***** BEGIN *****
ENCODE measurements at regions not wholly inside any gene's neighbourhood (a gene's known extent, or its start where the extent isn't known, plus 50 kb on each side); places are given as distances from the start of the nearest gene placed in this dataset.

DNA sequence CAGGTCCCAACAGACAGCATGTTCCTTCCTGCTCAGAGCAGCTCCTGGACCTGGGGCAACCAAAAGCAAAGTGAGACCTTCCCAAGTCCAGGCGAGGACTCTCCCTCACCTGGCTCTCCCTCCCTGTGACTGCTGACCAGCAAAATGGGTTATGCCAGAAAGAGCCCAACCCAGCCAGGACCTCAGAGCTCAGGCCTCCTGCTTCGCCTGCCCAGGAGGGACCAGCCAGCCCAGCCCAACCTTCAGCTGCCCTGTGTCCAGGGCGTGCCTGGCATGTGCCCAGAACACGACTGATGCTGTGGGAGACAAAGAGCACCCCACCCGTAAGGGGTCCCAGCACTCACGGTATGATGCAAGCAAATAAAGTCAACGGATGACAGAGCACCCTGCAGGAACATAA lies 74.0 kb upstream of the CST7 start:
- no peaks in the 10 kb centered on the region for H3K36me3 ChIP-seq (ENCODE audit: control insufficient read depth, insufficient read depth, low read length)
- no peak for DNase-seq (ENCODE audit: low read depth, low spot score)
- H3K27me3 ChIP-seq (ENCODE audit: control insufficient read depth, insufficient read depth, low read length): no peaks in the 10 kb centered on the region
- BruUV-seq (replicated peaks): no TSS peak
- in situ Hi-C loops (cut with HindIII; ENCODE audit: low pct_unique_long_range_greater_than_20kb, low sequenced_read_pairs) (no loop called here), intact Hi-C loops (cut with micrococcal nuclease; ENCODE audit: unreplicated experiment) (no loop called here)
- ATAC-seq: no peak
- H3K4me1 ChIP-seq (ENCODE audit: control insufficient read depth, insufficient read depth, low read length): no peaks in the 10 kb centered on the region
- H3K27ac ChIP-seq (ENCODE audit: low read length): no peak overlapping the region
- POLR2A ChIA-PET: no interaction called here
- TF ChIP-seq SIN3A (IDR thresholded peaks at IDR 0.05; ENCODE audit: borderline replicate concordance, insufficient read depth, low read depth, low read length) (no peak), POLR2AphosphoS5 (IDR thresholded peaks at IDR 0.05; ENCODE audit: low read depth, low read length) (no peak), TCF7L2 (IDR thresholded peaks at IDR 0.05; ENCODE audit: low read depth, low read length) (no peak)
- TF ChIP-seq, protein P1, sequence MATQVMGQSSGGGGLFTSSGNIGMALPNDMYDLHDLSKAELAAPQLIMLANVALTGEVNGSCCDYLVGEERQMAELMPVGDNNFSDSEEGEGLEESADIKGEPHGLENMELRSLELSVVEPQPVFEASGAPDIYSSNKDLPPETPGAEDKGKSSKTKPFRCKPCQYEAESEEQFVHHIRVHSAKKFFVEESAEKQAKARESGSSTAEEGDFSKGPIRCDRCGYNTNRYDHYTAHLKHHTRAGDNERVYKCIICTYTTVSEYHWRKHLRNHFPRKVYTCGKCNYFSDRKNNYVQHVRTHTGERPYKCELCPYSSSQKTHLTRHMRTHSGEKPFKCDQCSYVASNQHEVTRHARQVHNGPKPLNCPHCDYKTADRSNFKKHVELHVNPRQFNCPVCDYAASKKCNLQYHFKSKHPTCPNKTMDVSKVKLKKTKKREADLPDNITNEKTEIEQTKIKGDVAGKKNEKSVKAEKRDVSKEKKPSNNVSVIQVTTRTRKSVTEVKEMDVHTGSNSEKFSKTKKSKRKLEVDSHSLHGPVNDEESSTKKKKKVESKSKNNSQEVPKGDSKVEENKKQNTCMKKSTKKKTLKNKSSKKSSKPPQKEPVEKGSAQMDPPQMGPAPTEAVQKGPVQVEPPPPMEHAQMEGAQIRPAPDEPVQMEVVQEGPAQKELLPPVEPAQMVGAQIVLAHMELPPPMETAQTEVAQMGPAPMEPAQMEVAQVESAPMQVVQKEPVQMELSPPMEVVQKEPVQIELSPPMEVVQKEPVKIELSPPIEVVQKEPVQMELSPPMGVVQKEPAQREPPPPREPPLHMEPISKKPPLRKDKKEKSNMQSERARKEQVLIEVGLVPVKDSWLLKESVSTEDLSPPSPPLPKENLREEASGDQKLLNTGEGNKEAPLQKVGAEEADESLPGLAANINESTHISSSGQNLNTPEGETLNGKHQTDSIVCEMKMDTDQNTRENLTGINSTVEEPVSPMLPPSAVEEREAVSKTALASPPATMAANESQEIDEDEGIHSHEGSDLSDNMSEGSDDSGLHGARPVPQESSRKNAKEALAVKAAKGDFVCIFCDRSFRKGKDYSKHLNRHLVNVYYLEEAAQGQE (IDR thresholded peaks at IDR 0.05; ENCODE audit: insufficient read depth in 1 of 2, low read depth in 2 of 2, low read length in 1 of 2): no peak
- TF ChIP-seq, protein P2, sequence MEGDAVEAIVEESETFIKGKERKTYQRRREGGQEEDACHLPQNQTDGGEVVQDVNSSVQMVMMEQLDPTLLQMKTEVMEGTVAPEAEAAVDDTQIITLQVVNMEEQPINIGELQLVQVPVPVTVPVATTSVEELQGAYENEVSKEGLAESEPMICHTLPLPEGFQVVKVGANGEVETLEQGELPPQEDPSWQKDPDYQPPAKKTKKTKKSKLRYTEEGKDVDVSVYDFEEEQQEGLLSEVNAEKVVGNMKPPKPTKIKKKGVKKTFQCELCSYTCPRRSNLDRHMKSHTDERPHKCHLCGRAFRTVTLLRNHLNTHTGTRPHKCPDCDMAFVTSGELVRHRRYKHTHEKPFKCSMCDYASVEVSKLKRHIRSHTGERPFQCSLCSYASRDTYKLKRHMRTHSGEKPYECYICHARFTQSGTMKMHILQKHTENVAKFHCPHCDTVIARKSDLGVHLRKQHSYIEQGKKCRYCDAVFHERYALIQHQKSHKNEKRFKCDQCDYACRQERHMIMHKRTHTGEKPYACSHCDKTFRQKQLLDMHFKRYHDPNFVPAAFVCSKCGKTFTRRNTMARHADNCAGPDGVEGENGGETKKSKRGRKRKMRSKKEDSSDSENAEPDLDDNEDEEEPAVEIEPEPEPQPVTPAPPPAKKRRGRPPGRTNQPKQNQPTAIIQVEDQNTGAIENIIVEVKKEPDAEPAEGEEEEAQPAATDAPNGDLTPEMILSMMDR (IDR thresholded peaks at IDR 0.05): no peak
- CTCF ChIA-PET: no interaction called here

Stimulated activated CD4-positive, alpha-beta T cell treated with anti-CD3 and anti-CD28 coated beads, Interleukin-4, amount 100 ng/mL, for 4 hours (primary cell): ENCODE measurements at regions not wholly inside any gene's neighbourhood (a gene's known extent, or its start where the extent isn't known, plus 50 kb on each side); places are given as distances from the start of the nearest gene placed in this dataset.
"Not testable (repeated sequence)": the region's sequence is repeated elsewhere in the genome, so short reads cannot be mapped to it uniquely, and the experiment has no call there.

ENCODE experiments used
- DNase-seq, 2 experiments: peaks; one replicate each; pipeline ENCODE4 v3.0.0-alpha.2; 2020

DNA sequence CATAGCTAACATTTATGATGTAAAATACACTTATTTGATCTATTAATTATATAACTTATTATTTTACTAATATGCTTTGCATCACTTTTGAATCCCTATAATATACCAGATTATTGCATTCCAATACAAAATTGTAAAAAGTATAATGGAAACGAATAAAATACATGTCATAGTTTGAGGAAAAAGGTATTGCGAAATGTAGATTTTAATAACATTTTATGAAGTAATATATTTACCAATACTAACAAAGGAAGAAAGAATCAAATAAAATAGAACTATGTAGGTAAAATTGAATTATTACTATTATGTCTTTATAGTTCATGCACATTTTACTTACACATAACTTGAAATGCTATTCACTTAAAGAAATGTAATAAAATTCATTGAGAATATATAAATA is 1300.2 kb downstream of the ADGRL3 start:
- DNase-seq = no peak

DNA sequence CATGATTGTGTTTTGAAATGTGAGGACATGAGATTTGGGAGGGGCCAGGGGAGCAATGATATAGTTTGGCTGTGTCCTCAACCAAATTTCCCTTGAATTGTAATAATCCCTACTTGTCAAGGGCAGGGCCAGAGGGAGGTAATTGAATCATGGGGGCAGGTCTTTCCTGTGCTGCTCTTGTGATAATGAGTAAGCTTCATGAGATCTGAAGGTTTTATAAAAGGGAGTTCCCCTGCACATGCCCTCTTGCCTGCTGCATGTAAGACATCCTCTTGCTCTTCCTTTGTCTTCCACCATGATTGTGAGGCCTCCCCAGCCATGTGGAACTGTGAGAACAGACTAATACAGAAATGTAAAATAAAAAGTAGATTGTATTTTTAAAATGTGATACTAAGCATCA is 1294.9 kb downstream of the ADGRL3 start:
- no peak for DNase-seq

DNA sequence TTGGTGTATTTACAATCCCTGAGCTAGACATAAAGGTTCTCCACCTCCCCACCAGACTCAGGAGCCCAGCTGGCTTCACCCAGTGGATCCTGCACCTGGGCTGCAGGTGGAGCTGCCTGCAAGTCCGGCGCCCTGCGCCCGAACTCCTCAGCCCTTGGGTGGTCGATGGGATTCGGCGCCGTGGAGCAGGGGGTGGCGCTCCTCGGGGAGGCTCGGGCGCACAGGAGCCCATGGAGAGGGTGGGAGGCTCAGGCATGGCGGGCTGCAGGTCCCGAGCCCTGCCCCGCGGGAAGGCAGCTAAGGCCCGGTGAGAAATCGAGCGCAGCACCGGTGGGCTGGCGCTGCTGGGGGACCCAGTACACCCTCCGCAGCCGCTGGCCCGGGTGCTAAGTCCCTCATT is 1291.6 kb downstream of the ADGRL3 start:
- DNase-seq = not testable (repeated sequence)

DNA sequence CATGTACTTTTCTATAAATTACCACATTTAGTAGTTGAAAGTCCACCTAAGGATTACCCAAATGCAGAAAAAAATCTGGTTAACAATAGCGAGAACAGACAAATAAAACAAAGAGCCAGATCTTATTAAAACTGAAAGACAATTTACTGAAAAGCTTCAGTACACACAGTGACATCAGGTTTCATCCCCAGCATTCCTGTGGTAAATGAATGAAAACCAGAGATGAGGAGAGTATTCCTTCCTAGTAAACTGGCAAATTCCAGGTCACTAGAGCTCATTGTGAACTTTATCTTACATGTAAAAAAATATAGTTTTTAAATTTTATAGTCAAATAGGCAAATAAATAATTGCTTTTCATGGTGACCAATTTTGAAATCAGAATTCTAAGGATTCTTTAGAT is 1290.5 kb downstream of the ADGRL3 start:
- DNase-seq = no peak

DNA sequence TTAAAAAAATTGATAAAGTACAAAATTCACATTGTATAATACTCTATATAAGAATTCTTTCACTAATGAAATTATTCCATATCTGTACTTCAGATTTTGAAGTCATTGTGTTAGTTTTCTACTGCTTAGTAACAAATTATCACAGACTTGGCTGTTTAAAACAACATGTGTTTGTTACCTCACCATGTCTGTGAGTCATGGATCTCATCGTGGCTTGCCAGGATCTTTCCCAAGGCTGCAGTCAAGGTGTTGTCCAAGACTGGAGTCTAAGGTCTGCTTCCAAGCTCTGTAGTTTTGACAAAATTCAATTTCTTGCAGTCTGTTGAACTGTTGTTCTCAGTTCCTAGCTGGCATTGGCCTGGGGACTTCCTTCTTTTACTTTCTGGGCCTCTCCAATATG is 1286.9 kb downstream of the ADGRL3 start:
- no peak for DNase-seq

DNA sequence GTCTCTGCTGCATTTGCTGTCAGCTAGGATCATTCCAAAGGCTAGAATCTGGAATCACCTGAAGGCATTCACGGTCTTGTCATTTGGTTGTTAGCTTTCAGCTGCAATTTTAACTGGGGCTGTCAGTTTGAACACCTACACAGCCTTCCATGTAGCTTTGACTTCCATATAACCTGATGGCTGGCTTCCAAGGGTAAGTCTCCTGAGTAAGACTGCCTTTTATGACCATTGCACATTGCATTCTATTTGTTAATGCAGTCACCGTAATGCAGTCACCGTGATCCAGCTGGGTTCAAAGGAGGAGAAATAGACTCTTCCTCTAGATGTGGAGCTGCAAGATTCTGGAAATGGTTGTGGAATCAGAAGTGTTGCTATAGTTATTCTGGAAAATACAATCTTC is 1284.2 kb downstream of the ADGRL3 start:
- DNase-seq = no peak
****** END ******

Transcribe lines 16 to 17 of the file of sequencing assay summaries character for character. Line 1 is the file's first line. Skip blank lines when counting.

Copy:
Stimulated activated CD4-positive, alpha-beta T cell treated with anti-CD3 and anti-CD28 coated beads, Interleukin-4, amount 100 ng/mL, for 4 hours (primary cell): ENCODE measurements at regions not wholly inside any gene's neighbourhood (a gene's known extent, or its start where the extent isn't known, plus 50 kb on each side); places are given as distances from the start of the nearest gene placed in this dataset.
"Not testable (repeated sequence)": the region's sequence is repeated elsewhere in the genome, so short reads cannot be mapped to it uniquely, and the experiment has no call there.